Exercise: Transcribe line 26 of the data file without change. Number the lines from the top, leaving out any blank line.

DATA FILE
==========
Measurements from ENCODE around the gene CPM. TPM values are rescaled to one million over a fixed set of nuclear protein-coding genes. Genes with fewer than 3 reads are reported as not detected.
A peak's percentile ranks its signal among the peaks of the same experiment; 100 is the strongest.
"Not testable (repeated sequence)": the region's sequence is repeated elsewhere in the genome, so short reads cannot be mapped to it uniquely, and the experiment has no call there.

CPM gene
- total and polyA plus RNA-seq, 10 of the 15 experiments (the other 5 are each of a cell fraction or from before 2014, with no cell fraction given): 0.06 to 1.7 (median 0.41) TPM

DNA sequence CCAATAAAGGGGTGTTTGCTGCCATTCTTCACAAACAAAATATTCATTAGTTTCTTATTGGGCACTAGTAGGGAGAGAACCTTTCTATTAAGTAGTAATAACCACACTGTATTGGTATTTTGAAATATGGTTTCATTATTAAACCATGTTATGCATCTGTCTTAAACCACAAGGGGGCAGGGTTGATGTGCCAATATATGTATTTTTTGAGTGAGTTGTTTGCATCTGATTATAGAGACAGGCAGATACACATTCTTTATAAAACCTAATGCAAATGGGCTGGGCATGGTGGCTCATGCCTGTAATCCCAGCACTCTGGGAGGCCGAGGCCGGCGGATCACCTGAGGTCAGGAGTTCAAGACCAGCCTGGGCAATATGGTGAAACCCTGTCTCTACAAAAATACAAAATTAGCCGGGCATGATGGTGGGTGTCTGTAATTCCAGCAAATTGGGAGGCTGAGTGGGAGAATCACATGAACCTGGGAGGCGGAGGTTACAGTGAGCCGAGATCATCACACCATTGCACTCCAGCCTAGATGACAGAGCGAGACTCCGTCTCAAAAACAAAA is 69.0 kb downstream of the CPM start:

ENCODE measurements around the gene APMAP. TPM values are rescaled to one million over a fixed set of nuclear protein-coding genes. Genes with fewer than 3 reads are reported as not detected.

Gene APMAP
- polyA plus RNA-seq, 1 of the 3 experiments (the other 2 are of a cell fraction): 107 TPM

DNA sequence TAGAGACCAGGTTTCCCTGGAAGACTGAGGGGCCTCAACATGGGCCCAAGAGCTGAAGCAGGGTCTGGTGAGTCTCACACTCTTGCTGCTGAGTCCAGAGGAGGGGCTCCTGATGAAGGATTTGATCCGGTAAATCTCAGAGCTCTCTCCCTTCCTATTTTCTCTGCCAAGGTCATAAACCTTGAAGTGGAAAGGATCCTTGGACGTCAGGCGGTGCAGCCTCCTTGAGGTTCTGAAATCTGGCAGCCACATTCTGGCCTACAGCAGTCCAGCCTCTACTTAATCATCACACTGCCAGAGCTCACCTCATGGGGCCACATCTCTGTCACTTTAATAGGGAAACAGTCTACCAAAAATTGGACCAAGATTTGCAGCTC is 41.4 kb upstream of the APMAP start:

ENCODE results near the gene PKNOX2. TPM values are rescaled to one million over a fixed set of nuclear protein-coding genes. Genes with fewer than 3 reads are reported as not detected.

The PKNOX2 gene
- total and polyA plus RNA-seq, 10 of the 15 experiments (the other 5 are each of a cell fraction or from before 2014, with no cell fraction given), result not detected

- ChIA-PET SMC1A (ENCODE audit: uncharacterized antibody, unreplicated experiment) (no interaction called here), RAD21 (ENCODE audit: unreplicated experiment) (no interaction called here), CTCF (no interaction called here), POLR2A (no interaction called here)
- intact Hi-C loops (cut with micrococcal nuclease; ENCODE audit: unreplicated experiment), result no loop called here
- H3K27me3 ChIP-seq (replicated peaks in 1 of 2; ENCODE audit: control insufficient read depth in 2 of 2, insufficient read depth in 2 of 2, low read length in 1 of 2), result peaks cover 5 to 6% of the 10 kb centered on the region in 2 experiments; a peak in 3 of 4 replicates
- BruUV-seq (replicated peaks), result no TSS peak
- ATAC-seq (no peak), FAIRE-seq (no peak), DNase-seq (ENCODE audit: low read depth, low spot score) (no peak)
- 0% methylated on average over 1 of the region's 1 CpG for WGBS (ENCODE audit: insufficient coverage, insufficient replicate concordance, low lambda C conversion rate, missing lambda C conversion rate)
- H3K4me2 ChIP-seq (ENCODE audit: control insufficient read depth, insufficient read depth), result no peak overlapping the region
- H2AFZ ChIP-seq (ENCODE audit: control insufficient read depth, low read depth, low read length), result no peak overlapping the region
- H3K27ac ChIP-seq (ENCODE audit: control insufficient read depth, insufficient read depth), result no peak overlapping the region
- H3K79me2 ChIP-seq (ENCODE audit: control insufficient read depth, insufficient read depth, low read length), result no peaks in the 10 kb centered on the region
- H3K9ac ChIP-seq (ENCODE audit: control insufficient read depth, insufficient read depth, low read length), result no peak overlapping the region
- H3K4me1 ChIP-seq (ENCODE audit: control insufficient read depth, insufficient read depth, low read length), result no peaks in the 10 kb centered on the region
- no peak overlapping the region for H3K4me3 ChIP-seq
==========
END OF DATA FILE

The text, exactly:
- no peak overlapping the region for H3K4me3 ChIP-seq